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Album Review: TBA

Saturday, May 20, 2017

Album Review: Ketch - The Anthems Of Dread

Hailing from Arvada, Colorado, a city built on the original site where the first nugget of Rockies gold was discovered in 1850, doom-dwellers Ketch have discovered something far darker lurking in their waters.

Anyone dipping their sluice pan in this river will find a mixture of death, sludge and, as their album-title so eloquently describes, plenty of dread. This first long-player from them comes with their self-titled EP tacked on the end so this release certainly isn’t short on playtime.

They open up with a lilting bassline that curls itself around your senses like smoke, but soon bursts into flame and meaty riffery. With the screeching vocal completing the set, those listening will be sent whirling like dervishes, banging heads, punching fists. “Fertile Rites By Sacrifice” is a fine introduction – simple, aggressive and weighty.

From here things start getting a little fraught as the disturbing madness that lurks within their song-writing starts tearing the structures apart. Chaotic rhythms, furred-up electrics, anomalous chords and bristling vocal that tears maniacally at the flesh. Rumbling butchery that eventually catches the groove before suddenly disappearing from view.

“En Nomine Eius” [translation: “In The Name Of Jesus Christ”] echoes elegiacally, warbling sweetly before tearing your face clean off with a single swipe. The double-kicking fury is bone-shattering. Like a mix of Iron Monkey and Slabdragger, with hints of Monolord and Weedeater, this is heaviosity in overdrive; low-lidded and psychotic. Pitching straight into “Monsters Of The World”, an atonal death growling bastard from the very depths of Hell itself. You know something’s afoot when your cat fixes you with narrowed eyes and pins its ears back yet refuses to move from the room.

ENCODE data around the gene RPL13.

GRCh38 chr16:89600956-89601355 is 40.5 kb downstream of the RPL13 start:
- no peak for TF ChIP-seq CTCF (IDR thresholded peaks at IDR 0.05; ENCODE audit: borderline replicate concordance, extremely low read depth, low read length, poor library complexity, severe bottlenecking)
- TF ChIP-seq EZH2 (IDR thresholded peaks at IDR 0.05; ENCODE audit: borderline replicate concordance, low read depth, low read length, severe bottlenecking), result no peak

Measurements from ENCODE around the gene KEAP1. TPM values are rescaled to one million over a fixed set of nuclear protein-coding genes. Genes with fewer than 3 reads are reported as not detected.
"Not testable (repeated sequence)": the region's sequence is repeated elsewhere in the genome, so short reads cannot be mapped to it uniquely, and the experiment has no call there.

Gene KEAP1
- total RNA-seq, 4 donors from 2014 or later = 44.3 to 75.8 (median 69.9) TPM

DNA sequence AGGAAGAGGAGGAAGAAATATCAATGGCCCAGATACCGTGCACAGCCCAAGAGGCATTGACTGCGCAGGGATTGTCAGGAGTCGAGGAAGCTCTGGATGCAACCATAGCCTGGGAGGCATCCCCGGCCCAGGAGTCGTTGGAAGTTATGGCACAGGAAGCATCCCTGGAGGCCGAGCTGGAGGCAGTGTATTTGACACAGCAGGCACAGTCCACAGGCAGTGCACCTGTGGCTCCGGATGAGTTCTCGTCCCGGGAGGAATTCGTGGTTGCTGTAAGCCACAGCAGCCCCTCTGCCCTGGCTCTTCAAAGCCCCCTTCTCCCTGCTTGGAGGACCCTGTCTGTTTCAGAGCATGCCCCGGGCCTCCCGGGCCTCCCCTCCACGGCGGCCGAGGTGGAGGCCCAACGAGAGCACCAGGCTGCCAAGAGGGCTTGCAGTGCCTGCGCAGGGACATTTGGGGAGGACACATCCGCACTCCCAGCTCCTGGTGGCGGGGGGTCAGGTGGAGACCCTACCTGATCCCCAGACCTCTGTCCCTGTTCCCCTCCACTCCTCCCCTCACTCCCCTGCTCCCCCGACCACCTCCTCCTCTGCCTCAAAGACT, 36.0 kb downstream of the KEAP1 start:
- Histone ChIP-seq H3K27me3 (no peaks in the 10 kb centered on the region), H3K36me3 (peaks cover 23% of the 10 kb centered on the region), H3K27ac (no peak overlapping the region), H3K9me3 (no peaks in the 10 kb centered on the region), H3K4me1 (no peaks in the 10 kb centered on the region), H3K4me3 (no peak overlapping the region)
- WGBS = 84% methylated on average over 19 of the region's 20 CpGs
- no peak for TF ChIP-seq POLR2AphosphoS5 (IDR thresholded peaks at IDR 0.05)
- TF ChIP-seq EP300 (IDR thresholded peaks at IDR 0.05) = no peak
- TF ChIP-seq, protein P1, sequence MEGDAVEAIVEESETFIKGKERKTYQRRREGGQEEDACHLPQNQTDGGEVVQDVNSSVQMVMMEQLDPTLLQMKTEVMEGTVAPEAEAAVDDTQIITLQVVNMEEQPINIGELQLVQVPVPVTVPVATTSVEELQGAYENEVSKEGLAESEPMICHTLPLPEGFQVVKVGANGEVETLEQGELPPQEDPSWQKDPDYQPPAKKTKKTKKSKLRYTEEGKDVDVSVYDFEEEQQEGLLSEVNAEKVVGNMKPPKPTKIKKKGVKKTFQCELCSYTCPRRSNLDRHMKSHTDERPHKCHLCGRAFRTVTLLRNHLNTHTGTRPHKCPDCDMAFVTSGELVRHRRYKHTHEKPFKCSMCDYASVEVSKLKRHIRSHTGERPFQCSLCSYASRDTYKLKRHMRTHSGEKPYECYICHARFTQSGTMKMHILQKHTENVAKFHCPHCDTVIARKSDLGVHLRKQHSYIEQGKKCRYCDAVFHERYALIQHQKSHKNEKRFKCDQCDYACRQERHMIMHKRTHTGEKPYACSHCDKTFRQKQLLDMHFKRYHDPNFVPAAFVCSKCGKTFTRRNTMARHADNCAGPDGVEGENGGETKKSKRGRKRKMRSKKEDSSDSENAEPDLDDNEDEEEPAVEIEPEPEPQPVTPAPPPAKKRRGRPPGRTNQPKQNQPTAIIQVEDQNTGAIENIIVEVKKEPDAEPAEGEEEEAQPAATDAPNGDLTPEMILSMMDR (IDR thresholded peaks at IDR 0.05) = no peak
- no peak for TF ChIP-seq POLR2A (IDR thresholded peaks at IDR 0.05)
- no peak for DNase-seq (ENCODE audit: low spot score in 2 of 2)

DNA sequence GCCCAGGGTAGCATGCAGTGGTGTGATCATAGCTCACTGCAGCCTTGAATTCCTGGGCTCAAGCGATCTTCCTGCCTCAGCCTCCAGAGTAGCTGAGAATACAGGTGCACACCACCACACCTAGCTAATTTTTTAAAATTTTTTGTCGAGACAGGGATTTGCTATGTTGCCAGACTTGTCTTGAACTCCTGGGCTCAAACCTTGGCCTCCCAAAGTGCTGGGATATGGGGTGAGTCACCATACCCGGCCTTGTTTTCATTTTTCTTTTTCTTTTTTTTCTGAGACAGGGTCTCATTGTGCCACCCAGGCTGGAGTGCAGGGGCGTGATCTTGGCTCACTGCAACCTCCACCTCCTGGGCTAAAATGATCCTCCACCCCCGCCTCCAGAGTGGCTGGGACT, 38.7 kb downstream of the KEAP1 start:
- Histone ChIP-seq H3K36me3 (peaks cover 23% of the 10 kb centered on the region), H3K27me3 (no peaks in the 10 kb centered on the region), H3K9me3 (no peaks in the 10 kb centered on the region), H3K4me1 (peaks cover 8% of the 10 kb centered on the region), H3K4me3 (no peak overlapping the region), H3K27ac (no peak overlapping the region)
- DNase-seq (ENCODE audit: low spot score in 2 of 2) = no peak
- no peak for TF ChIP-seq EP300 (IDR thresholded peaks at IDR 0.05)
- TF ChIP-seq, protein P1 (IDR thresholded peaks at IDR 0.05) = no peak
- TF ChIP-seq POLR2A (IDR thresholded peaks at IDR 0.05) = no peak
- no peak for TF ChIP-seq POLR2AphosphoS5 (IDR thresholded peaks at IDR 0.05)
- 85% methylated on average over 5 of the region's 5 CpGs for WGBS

One sore point – “Estranged”, with its tuneless piano collapse and echoing whispers intoning scripture it’s clearly designed to bring to mind the horrors that lurk in the mind, but by the second play simply starts drives you nuts. “ALL WORK AND NO PLAY MAKES JACK A DULL BOY…”

Happily, all’s well that ends well as they resort to type. Oh, and their 5-track EP that follows has plenty to offer the doom fiends amongst you. Definitely, check out “Counting Sunsets” – it’s a cold-blooded killer of a track.

Ketch don’t do things by halves. This is hearty, brutal fare with exotic flourishes that hint at something beyond your usual experience. Slap on your death mask, bring your weed and come get some.

Album Review: Royal Thunder - Wick

Grabbing the chance to wade into Royal Thunder’s world is always a bit of a pleasure. The Atlantan quartet are right up my alley often warping the softer edges of classic rock and grunge with deft psych touches to create a warm, unctuous sound. New album, Wick, has promised to offer something a little different though so we’ll see in which direction they’ve veered.

It’s a slow, melancholic start with Mlny Parsonz’ strong, part-growled vocal outpourings, saving the weak MOR melodies, rhythmic plodding and cloying, overwrought threads from anonymity. Happily, as the tempo picks up, to coincide with the rollicking force of “The Sinking Chair”, the disparate structures begin to mesh together and throb beautifully. Her vocal even kicks into growl mode and the twisted overdrive in Josh Weaver’s guitar really ram home the band’s intent and passion. It’s a right old rocker all wrapped up in bookends of feedback.

There’s elements of stoner plod, dirty pop and blues boogie in here, but it’s the rich vein of frazzled country that shines through strongest of all. The balletic “Plans” is pure Black Crowes, the over-dramatics and soporific nature of “Push” and “The Well” are tinged with Creedence and Fleetwood Mac, whilst the lilting kick and rattle of “Anchor” is delivered with a sneer, a swagger and a truckful of capricious intensity that only comes from extended Country & Western immersion – I bet they recorded it wearing ten gallon hats.

Ultimately it’s the weaker numbers, such as the loose-limbed “We Slipped” and the wheedling, naval-gazing title-track that leave this coming up short of their best material. Despite the clipped song structures, multi-instrumentalism and new clean lines they are sporting this, by no means, is an album that has strayed too far from the nest but it does come fired up by this strong sense of purpose. It’s interesting to notice that Parsonz found making the album a bit of a struggle. “It was a fight, but to hear it now, to see it finished, is so gratifying. I’m looking at it, going we’re done, it’s over, be free.” For me, the overwhelming sense from reading that quote is one of relief, rather than achievement. Let’s hope that the pieces fall into place a little easier next time.